Fig. 3
Fig. 3

Activation of D1-class DA receptors enhances whole-cell Ca2+ currents in FSI. a Left: Representative time course (left) and representative I–V plots (right) showing that activation of D1-like DA receptors by addition of the selective DA agonist 10 µM SKF-81297 (SKF) to the bath solution enhances control Ca2+ currents. b Box plots summary of absolute Ca2+ current amplitudes in control, during SKF and after washing the agonist (n = 8; Friedman ANOVA test F2,14 = 13, P = 0.0003; *P < 0.05, **P < 0.01; post hoc Dunn’s multiple comparisons test). c Time course of maximum Ca2+ current showing specific blockade of SKF actions by the selective DA receptor antagonist 100 nM SCH-23390 (SCH) in the presence of SKF. Removal of SCH leads to an enhancement of Ca2+ current by SKF. Representative I–V plots at right. d Box plot summarizing the absolute current amplitude in control conditions and during addition of SCH plus SKF (n = 8; P = 0.99; Wilcoxon T test)

Fig. 4
Fig. 4

Dopamine D1-class agonist acts via CaV1 Ca2+ currents modulation. a Representative time course (top) and a representative I–V plots (bottom) showing that addition of SKF fails to enhance whole-cell Ca2+ current when CaV1 channels are previously blocked by the selective antagonist nicardipine (20 µM), suggesting that dopaminergic modulation mainly facilitates CaV1 Ca2+ currents. b Box plots of a sample of similar experiments (n = 8. Friedman ANOVA test F2,14 = 13, P = 0.0003; *P< 0.05, **P < 0.01; post hoc Dunn’s multiple comparisons test)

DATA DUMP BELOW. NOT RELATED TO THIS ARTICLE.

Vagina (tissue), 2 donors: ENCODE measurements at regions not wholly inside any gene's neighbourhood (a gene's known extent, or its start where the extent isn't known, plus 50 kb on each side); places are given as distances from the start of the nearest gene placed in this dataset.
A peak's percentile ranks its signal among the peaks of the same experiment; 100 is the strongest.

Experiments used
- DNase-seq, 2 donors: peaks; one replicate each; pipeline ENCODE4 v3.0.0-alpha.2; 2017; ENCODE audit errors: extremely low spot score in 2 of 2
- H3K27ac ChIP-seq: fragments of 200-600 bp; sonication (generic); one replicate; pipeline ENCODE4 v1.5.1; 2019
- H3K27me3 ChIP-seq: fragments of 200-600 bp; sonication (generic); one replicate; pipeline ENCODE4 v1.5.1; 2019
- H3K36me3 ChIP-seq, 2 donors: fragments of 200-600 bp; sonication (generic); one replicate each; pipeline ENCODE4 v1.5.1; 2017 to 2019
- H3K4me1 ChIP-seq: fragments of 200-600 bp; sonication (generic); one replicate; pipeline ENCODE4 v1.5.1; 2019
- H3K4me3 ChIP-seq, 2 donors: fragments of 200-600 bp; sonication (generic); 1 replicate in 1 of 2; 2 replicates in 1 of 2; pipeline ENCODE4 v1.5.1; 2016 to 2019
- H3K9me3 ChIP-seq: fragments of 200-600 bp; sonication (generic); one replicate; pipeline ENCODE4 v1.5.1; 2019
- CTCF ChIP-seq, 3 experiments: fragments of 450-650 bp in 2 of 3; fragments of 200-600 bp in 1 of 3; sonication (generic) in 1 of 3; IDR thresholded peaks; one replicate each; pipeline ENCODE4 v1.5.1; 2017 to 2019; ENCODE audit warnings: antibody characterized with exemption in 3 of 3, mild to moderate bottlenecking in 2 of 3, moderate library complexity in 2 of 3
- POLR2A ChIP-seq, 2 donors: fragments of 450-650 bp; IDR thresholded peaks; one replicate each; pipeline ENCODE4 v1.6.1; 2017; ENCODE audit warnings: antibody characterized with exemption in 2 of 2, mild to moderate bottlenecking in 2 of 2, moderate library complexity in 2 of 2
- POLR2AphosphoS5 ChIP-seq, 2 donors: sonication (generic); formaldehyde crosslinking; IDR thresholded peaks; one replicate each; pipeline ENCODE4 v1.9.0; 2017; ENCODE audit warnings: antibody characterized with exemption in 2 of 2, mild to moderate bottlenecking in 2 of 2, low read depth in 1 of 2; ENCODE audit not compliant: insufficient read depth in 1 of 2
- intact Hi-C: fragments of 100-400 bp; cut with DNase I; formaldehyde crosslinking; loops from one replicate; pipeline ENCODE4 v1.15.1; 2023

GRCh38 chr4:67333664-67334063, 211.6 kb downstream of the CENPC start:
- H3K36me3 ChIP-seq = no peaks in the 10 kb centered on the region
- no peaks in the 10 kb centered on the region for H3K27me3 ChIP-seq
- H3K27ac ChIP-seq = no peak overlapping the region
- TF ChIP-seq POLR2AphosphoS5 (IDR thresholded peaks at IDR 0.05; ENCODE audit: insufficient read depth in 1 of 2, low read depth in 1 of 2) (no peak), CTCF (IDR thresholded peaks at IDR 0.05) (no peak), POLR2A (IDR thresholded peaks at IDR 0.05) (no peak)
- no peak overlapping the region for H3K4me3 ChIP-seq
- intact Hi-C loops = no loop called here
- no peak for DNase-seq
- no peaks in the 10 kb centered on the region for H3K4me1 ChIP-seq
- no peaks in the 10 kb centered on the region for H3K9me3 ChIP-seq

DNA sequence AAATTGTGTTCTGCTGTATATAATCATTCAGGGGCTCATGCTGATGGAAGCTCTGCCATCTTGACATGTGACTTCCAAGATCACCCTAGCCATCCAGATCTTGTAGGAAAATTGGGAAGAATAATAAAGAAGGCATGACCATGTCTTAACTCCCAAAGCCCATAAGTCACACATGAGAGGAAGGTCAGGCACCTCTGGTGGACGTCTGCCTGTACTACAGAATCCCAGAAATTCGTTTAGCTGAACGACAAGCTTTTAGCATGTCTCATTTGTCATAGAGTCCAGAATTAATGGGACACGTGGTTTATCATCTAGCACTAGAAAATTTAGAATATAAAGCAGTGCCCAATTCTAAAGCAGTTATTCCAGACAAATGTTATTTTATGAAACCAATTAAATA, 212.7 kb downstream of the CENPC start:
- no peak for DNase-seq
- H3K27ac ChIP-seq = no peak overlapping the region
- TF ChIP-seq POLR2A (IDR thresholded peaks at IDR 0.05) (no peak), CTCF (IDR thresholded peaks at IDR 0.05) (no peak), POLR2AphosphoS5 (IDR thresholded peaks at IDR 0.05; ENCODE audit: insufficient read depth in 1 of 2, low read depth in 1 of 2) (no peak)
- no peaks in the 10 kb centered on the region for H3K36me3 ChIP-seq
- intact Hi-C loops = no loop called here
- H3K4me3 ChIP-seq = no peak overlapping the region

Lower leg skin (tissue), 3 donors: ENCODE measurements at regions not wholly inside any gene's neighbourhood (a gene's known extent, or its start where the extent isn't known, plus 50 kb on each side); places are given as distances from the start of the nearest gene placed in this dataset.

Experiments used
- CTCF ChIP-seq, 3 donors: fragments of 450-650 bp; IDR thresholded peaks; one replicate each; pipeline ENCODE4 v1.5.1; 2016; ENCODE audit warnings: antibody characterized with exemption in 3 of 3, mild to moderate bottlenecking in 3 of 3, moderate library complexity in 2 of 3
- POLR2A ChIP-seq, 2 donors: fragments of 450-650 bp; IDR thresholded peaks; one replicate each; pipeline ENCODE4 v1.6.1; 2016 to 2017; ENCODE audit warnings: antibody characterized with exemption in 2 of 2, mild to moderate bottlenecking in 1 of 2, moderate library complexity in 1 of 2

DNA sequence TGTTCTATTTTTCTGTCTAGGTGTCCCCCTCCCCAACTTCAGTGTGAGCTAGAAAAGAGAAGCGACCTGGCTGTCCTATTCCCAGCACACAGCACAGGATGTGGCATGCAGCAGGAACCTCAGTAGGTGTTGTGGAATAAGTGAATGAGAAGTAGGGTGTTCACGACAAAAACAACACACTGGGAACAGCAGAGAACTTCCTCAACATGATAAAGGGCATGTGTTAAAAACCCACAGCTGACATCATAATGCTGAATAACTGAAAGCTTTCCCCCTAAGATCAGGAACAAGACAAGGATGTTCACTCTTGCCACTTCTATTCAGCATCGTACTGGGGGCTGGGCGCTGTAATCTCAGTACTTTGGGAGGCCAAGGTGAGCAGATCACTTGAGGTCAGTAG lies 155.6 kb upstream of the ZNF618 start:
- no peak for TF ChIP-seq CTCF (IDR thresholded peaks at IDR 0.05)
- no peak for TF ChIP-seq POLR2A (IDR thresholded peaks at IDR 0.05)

Fig. 5
Fig. 5

Excitability increase by SKF in current clamp experiments is occluded by nicardipine. a Top: immunocytochemical preparation showing striatal fluorescent neurons from a PV-cre mouse infected with adeno-associated virus with tdTomato (red). Middle: Corroboration by a fluorescein isothiocyanate (FITC) conjugated antibody against PV (green). Bottom: Merge. b Evoked firing to different stimulus strengths (somatic current injections values at left). Note that bath application of 10 μM SKF increased firing rate and this action is reversed by 20 μM nicardipine, suggesting that increases in firing are due to CaV1 channels. c Summary of changes in a sample of neurons in which mean firing rate at rheobase was compared (n = 6; P < 0.0021; Friedman ANOVA with post hoc Dunn’s test using average firing rate at rheobase). d Bath application of SKF increased mean firing rate an effect which was reversed by 100 nM SCH (n = 4)